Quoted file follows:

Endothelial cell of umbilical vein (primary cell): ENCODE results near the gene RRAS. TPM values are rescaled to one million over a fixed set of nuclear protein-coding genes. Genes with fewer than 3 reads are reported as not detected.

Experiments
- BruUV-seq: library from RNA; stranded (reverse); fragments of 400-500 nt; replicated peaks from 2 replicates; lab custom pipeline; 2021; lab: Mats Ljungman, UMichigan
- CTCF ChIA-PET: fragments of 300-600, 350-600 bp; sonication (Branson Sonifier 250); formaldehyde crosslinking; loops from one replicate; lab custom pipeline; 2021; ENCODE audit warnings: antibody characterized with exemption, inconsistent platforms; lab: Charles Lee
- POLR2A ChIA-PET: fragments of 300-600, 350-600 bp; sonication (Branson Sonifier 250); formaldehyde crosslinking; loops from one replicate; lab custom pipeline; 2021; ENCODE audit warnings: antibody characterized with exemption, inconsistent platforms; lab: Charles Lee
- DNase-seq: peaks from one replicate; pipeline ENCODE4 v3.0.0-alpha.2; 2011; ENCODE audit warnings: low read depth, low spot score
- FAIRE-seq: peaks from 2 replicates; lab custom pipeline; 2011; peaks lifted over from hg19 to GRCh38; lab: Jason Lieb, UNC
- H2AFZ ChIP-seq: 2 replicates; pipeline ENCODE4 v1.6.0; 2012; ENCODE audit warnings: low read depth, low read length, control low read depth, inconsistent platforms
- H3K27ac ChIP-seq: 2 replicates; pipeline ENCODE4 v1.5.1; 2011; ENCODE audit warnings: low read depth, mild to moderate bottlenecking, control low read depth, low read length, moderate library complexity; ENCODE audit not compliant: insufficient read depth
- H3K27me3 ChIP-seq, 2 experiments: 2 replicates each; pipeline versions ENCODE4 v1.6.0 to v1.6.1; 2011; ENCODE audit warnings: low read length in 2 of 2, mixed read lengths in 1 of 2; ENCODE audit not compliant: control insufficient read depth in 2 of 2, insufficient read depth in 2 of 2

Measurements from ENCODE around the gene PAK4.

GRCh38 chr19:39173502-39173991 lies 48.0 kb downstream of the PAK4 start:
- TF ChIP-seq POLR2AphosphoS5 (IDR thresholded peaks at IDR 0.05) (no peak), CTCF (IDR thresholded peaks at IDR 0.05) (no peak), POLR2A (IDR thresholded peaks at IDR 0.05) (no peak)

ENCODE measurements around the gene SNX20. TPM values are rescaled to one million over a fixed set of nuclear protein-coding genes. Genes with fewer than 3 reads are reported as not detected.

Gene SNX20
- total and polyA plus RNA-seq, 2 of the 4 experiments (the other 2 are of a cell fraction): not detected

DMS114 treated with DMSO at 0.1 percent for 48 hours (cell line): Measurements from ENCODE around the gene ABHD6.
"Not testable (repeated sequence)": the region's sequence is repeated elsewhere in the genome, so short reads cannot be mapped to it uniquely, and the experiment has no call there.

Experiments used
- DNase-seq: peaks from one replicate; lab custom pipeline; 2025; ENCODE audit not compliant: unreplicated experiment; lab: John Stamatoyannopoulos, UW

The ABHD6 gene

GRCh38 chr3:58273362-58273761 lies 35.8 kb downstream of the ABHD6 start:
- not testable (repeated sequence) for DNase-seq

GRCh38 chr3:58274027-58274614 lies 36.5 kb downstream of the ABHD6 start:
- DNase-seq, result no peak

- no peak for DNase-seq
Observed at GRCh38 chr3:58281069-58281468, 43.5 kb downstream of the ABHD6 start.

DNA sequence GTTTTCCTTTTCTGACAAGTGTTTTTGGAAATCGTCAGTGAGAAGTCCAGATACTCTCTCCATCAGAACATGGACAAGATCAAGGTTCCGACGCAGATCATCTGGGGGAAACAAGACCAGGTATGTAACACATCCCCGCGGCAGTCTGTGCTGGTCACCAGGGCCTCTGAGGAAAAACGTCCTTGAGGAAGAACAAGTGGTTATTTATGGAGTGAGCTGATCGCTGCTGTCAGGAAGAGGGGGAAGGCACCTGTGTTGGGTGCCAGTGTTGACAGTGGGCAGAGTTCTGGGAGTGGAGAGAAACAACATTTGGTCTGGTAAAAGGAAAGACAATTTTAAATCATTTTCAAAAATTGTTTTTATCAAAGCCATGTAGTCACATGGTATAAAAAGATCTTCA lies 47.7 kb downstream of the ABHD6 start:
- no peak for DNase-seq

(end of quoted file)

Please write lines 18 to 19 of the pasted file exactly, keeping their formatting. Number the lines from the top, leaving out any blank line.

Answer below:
"Not testable (repeated sequence)": the region's sequence is repeated elsewhere in the genome, so short reads cannot be mapped to it uniquely, and the experiment has no call there.

Experiments used